“The To Do List” would just be another in the long line of “losing my virginity” comedies were it not for the fact that the virgin in question is a girl.
Let’s let that sink in. Half of people who lose their virginity have ladyparts, yet the fact that a movie is dedicated to them i novel. OK, moving on …
The tone for both raunchiness and timeframe is set during an opening credit sequence featuring relics from the bygone era the film is set in (1993) and 2 Live Crew’s “Me So Horny” presented in its non-radio-edited form.
Brandy Clark (Aubrey Plaza) is a high-school valedictorian and virgin (the two go hand-in-hand in movies like this, huh?). When her older sister Amber (Rachel Bilson) warn her of the requisite sexfest she should expect in college, Brandy decides to bone up on her skills. (Pun intended … so sue me.)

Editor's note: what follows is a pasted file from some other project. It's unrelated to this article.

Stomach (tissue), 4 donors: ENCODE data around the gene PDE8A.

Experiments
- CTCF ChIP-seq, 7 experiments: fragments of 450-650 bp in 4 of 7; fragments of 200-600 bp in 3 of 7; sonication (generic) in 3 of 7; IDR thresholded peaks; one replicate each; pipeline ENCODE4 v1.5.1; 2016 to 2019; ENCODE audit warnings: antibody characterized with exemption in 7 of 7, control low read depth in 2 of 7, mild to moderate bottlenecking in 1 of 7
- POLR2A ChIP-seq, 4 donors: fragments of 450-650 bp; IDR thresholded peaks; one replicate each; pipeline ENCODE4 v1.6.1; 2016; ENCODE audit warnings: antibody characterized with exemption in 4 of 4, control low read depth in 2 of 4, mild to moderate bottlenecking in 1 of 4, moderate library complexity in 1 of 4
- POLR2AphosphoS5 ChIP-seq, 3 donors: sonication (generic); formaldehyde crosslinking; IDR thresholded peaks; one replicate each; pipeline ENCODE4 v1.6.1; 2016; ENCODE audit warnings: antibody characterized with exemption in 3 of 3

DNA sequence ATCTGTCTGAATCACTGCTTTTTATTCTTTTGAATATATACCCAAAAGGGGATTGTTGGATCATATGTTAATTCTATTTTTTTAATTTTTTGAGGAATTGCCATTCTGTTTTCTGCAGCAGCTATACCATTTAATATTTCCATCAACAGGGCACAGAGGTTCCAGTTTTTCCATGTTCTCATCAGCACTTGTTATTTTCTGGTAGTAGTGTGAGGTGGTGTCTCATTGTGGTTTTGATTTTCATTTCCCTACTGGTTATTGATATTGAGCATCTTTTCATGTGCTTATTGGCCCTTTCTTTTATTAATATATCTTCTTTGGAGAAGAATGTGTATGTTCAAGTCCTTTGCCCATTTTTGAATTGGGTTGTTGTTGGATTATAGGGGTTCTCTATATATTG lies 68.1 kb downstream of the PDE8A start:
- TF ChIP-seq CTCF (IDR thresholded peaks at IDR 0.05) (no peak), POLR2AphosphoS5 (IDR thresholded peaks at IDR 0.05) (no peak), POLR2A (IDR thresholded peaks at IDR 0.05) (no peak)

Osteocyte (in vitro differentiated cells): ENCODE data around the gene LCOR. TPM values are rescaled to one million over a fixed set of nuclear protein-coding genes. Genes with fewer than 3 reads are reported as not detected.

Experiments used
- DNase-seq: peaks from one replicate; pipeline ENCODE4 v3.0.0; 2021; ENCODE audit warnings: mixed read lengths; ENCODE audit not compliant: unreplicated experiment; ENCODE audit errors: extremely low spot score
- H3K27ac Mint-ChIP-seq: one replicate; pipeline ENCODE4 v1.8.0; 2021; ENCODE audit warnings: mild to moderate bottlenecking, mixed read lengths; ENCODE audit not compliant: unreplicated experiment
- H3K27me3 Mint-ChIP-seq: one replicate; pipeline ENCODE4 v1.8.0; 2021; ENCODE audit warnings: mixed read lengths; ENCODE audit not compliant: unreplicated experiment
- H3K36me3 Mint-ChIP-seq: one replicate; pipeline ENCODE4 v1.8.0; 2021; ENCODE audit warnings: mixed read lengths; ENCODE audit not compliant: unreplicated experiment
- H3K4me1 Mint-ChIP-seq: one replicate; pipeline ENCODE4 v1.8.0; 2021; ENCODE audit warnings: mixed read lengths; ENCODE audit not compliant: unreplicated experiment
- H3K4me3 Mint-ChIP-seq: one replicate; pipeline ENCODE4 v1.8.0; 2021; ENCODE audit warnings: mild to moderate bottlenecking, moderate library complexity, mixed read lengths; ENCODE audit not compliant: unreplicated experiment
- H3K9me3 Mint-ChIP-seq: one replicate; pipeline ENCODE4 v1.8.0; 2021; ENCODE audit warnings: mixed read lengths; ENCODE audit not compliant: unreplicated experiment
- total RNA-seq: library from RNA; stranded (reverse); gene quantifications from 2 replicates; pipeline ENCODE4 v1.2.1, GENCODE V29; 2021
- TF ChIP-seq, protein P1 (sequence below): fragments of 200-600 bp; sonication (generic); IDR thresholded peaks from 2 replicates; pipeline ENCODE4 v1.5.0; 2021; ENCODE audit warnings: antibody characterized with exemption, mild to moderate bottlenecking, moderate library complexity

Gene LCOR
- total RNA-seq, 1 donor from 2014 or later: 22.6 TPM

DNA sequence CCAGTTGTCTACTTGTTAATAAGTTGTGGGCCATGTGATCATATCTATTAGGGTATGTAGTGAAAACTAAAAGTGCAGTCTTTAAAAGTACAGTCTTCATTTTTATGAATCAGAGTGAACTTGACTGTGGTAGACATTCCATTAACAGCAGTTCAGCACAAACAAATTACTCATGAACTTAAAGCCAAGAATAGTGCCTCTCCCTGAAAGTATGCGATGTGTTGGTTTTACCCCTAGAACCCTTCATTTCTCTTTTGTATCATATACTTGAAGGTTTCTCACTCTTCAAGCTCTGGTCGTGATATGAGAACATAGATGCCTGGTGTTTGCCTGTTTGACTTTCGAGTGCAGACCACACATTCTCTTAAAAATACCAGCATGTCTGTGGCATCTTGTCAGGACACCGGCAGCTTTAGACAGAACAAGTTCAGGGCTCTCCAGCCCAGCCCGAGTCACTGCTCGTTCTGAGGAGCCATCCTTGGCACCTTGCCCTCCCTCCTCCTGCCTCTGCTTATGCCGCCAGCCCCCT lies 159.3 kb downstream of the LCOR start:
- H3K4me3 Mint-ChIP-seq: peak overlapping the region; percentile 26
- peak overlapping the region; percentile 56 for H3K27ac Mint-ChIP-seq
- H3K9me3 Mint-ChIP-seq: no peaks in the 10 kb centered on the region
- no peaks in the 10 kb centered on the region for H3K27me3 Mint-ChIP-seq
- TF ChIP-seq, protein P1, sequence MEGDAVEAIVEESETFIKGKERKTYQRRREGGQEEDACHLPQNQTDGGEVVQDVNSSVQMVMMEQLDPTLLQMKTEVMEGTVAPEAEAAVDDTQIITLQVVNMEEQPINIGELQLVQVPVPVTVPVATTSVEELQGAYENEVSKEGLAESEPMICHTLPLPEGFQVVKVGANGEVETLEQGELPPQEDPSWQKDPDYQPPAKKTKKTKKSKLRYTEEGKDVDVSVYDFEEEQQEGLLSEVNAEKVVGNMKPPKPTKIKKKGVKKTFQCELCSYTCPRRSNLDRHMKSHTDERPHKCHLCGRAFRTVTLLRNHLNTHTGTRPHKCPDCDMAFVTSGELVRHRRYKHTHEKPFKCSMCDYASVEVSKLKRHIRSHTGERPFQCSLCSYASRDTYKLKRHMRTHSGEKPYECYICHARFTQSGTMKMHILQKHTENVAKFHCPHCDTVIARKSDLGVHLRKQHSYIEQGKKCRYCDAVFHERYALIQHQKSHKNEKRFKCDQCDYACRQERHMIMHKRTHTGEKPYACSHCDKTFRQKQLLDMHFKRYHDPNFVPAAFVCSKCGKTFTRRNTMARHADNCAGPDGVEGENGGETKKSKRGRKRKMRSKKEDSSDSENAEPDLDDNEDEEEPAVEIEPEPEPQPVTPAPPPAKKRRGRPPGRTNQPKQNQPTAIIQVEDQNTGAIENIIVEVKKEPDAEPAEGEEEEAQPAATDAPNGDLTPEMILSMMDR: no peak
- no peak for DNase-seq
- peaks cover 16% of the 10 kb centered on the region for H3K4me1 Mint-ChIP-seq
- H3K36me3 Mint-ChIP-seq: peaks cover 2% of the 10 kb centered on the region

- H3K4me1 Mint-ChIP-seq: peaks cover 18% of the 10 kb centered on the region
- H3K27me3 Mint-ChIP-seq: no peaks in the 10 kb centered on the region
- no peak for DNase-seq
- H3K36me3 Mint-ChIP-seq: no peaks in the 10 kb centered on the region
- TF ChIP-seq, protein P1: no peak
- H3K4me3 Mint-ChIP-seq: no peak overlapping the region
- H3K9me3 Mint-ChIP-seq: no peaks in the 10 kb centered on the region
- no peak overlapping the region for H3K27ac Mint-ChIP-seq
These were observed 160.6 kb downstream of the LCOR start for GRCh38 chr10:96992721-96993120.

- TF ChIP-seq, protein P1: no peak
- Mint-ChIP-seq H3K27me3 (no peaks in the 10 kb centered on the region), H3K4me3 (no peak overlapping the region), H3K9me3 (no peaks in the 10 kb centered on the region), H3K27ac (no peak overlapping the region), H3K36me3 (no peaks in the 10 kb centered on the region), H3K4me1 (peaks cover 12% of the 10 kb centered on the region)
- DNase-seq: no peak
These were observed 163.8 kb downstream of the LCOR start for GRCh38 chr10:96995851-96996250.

Brandy makes a to-do list featuring a range of acts, from makeouts to the full variety of “jobs” … all leading up to losing her virginity to a handsome Eddie Vedder clone. (Hey, it was ’93.)
Writer-director Maggie Carey, a veteran of short comedy and TV, makes her feature debut. At times the film shows a refreshing confidence, although there are some misfires. First times can be a mixed bag, after all.
“To Do List” works best when it’s at its raunchiest — it’s fearless with the sex humor, and the preview crowd loved it. Less effective were the constant hammering of the period, from ever-present hair scrunchies and Hypercolor to an early ’90s soundtrack.
Plaza’s mopey teen comedy plays well, although she may not have the range quite yet to carry a film like this. Her funniest support comes from SNL alum (and husband of the director) Bill Hader as a slacker pool owner.
There’s a “Pretty In Pink” romantic triangle between the hunk and the sweet nerd friend for Brady, as well as a “Superbad”-esque group of friends growing apart. It’s a bit of everything that could have been improved with more focus.
As raunchy female-fronted comedies go, this one isn’t in the league of, say, “Bridesmaids” (still brilliant). Still, it’s a solid debut and part of a trend I hope continues. It’s better than another superhero movie.